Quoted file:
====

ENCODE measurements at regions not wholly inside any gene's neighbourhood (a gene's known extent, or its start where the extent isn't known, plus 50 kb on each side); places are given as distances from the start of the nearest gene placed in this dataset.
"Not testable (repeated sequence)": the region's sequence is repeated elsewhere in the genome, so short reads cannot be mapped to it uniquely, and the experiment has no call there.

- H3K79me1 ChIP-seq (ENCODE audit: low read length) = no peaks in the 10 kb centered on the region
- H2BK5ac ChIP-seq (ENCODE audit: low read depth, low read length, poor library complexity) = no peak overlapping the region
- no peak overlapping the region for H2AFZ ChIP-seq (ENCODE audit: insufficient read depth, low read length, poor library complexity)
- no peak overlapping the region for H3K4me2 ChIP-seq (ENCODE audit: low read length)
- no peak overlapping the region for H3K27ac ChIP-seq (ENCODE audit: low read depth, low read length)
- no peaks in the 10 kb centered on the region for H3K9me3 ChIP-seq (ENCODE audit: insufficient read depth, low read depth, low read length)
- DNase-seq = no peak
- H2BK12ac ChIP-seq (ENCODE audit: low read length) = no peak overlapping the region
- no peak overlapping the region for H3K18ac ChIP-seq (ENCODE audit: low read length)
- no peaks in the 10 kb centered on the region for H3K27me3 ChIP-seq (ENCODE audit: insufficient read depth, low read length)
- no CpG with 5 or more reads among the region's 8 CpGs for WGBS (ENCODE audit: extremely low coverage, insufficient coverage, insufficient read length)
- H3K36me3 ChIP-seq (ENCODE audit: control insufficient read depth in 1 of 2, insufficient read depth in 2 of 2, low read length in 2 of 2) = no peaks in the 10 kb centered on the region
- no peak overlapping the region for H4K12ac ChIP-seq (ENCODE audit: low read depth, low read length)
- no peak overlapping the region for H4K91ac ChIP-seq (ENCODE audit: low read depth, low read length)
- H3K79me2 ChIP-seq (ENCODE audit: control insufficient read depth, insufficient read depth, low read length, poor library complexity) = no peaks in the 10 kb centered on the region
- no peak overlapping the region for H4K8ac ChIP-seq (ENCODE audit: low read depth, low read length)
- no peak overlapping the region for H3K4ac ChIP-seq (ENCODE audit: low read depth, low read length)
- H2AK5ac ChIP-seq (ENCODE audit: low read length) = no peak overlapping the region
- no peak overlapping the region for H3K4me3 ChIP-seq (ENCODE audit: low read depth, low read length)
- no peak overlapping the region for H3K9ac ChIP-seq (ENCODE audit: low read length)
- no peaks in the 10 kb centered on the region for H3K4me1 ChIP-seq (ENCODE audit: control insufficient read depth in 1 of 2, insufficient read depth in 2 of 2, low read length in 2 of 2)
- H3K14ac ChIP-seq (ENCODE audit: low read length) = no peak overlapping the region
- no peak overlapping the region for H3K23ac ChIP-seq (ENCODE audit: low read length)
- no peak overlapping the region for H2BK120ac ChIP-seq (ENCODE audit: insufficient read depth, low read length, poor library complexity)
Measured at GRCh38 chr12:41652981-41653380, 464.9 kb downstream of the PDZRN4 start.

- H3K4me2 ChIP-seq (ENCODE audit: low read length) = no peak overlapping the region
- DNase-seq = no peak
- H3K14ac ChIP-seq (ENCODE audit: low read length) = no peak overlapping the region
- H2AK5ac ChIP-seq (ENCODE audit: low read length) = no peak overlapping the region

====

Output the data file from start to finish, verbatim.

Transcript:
ENCODE measurements at regions not wholly inside any gene's neighbourhood (a gene's known extent, or its start where the extent isn't known, plus 50 kb on each side); places are given as distances from the start of the nearest gene placed in this dataset.
"Not testable (repeated sequence)": the region's sequence is repeated elsewhere in the genome, so short reads cannot be mapped to it uniquely, and the experiment has no call there.

- H3K79me1 ChIP-seq (ENCODE audit: low read length) = no peaks in the 10 kb centered on the region
- H2BK5ac ChIP-seq (ENCODE audit: low read depth, low read length, poor library complexity) = no peak overlapping the region
- no peak overlapping the region for H2AFZ ChIP-seq (ENCODE audit: insufficient read depth, low read length, poor library complexity)
- no peak overlapping the region for H3K4me2 ChIP-seq (ENCODE audit: low read length)
- no peak overlapping the region for H3K27ac ChIP-seq (ENCODE audit: low read depth, low read length)
- no peaks in the 10 kb centered on the region for H3K9me3 ChIP-seq (ENCODE audit: insufficient read depth, low read depth, low read length)
- DNase-seq = no peak
- H2BK12ac ChIP-seq (ENCODE audit: low read length) = no peak overlapping the region
- no peak overlapping the region for H3K18ac ChIP-seq (ENCODE audit: low read length)
- no peaks in the 10 kb centered on the region for H3K27me3 ChIP-seq (ENCODE audit: insufficient read depth, low read length)
- no CpG with 5 or more reads among the region's 8 CpGs for WGBS (ENCODE audit: extremely low coverage, insufficient coverage, insufficient read length)
- H3K36me3 ChIP-seq (ENCODE audit: control insufficient read depth in 1 of 2, insufficient read depth in 2 of 2, low read length in 2 of 2) = no peaks in the 10 kb centered on the region
- no peak overlapping the region for H4K12ac ChIP-seq (ENCODE audit: low read depth, low read length)
- no peak overlapping the region for H4K91ac ChIP-seq (ENCODE audit: low read depth, low read length)
- H3K79me2 ChIP-seq (ENCODE audit: control insufficient read depth, insufficient read depth, low read length, poor library complexity) = no peaks in the 10 kb centered on the region
- no peak overlapping the region for H4K8ac ChIP-seq (ENCODE audit: low read depth, low read length)
- no peak overlapping the region for H3K4ac ChIP-seq (ENCODE audit: low read depth, low read length)
- H2AK5ac ChIP-seq (ENCODE audit: low read length) = no peak overlapping the region
- no peak overlapping the region for H3K4me3 ChIP-seq (ENCODE audit: low read depth, low read length)
- no peak overlapping the region for H3K9ac ChIP-seq (ENCODE audit: low read length)
- no peaks in the 10 kb centered on the region for H3K4me1 ChIP-seq (ENCODE audit: control insufficient read depth in 1 of 2, insufficient read depth in 2 of 2, low read length in 2 of 2)
- H3K14ac ChIP-seq (ENCODE audit: low read length) = no peak overlapping the region
- no peak overlapping the region for H3K23ac ChIP-seq (ENCODE audit: low read length)
- no peak overlapping the region for H2BK120ac ChIP-seq (ENCODE audit: insufficient read depth, low read length, poor library complexity)
Measured at GRCh38 chr12:41652981-41653380, 464.9 kb downstream of the PDZRN4 start.

- H3K4me2 ChIP-seq (ENCODE audit: low read length) = no peak overlapping the region
- DNase-seq = no peak
- H3K14ac ChIP-seq (ENCODE audit: low read length) = no peak overlapping the region
- H2AK5ac ChIP-seq (ENCODE audit: low read length) = no peak overlapping the region